One of my podcast production clients Helen Stewart and I on stage at the UK Pod Awards. She is not only a client but a great business buddy. We support and kick each other’s butts when it’s necessary!

Get an accountability partner to kick your butt

From your new bunch of business buddies, try to find someone who is at the same stage in business as you and willing to become your accountability partner. Meet regularly over the phone, video conference or in person to set goals for that week /fortnight /month. If you don’t meet those goals, you will have to come up with a good reason to your accountability partner and vice versa. On the days when your anxiety grips you and you want to hide away, the prospect of letting down your accountability partner will help to keep you focused on the tasks in hand. For me this was very important when I had a bad day.

Hire a coach that gets you

There are a lot of coaches out there these days, it’s like everyone is a coach, so finding the right one can be a minefield. If they are willing to take money off you before they have found out first if they connect with you and your values, steer clear. But keep searching! The benefits of a good coach when you are battling anxiety and perfectionism, it’s really invaluable. I have been working with power coach Martin Murphy for a number of months and my levels of anxiety are at the lowest levels they have been in years. I have learned that the physical symptoms I get when I have a bad day are nothing but my body trying to tell me that I am in danger. Of course I’m not in any danger, it’s just a fear of failure manifesting itself in a physical symptom. Now I am aware of this, the physical symptoms have subsided significantly and I can get on with life. Just learning to manage this side of my anxiety alone thanks to guidance from my coach has made a huge impact on my business growth and how I face challenges within my business as a whole.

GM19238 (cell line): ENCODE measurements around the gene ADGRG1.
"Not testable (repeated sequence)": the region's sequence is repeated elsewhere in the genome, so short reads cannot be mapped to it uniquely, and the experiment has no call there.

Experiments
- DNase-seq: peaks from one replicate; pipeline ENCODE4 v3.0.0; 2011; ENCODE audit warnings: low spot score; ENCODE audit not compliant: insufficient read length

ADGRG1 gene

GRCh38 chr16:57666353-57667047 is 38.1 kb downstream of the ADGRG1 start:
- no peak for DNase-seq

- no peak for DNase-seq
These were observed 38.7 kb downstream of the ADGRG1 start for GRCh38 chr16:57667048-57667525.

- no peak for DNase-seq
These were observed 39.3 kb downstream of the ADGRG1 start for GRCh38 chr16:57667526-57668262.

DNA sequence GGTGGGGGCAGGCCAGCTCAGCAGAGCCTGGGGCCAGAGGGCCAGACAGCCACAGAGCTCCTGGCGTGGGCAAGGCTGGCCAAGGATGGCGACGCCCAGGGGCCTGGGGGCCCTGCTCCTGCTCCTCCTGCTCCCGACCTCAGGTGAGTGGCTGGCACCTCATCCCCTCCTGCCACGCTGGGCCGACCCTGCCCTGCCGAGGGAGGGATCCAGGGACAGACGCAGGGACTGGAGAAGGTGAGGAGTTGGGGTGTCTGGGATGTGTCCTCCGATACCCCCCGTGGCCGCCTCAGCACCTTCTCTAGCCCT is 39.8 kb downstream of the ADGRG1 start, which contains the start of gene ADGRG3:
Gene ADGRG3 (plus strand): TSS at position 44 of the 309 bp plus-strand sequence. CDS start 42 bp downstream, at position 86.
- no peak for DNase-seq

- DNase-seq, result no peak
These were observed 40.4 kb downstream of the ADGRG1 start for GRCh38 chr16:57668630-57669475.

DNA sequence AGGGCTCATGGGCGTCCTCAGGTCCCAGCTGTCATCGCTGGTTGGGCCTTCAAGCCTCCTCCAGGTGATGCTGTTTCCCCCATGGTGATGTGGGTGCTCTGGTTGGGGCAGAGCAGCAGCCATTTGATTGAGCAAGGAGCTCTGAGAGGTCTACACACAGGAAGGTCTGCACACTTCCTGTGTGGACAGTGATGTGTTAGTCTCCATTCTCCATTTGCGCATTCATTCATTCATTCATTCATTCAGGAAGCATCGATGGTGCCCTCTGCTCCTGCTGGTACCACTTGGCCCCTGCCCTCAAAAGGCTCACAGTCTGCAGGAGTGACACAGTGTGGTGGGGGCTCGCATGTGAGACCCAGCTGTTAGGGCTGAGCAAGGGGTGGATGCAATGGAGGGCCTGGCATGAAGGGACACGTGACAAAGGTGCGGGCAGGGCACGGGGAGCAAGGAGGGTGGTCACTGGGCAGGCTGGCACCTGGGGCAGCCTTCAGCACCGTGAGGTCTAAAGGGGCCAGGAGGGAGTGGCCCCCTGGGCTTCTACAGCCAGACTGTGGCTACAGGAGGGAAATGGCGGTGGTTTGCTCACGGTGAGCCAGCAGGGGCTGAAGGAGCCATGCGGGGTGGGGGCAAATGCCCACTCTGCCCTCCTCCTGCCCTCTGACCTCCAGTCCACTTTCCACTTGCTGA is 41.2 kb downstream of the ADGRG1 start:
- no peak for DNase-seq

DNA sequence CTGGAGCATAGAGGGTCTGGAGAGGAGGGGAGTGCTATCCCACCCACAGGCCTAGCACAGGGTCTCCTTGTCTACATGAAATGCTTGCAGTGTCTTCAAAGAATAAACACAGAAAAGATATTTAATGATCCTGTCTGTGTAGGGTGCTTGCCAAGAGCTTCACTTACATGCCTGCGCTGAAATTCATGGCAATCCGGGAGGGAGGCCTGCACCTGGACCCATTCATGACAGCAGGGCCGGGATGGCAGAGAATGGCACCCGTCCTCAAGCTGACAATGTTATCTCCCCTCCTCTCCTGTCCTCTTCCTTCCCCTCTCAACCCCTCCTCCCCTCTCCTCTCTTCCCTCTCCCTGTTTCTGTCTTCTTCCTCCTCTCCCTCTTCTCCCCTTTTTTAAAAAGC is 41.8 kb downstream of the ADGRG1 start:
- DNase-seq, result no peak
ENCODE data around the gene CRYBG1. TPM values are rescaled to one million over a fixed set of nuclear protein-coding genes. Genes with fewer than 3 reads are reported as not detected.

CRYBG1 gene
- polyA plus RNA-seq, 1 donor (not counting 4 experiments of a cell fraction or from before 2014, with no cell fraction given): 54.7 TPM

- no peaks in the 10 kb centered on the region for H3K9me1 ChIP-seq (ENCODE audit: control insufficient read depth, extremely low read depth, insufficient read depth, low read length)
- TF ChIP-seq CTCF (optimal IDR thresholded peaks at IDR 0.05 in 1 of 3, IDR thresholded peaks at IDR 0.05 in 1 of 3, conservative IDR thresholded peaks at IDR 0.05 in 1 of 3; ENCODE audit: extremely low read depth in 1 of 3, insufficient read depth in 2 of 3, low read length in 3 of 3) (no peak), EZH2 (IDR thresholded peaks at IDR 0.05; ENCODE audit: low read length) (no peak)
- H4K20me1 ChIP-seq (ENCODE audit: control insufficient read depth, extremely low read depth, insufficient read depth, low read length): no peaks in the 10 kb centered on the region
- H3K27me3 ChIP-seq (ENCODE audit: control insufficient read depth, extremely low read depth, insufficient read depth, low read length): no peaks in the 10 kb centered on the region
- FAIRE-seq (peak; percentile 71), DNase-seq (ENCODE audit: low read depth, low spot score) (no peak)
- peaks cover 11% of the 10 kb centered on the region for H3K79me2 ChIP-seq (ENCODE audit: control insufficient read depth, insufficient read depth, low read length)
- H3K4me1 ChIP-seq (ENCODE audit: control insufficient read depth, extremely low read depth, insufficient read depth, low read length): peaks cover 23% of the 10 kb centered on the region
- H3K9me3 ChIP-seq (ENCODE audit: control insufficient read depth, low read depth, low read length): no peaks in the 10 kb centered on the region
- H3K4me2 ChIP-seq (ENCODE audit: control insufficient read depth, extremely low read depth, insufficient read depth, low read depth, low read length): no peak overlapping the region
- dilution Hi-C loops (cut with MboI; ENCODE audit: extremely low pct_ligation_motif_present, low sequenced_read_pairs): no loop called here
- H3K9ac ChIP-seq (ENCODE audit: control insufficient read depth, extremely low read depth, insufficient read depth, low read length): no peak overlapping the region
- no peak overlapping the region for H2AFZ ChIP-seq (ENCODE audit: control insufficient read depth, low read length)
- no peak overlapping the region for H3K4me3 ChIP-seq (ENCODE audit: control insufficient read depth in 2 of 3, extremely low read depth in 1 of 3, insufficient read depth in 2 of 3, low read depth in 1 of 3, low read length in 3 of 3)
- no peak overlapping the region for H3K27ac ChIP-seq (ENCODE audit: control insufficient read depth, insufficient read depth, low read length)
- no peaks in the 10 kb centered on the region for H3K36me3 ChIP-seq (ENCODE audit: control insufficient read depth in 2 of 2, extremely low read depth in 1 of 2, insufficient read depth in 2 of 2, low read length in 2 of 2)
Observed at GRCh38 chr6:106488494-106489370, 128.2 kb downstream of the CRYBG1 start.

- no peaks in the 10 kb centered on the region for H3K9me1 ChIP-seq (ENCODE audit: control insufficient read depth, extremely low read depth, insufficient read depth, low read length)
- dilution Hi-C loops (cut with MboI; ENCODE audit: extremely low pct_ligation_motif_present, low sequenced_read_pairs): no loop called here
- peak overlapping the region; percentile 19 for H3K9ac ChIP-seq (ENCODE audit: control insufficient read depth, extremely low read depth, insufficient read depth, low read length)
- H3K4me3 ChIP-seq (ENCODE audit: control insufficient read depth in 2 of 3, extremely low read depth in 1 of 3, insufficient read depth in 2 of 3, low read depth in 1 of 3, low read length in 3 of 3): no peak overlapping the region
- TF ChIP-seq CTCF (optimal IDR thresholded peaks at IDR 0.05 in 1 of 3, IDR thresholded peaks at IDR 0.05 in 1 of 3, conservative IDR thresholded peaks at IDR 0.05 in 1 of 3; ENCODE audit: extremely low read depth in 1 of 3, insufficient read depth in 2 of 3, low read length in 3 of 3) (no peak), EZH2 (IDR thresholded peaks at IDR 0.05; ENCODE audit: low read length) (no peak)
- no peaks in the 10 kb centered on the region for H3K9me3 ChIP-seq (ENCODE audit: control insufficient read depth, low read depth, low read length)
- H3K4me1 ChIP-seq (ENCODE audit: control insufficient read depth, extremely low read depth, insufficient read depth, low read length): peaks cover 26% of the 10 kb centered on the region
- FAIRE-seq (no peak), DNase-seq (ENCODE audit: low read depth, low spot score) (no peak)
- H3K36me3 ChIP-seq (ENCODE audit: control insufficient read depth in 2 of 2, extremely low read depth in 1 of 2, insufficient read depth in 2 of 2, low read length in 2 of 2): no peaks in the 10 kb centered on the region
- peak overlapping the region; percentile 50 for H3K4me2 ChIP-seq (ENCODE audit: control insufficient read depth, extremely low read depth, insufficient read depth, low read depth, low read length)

Hire a team as soon as you can and set up proper systems

There are going to be times when sometimes the anxiety or depression wins on some level and you need some down time to take care of yourself. But what happens to your business if it just depends on you? It seems like quite an investment of time and money but get a team in place to do repetitive tasks such as social media posts and put systems and checklists in place asap so that your business can continue if you get sick. I’m not talking about hiring full time members of staff in a bricks and mortar business. Start small with a remote team of freelancers. You can find freelancers on services such as Hubstaff or Upwork. I also recommend my good friend Tony Brown’s book Standard Procedure if you’re new to setting up systems within your business.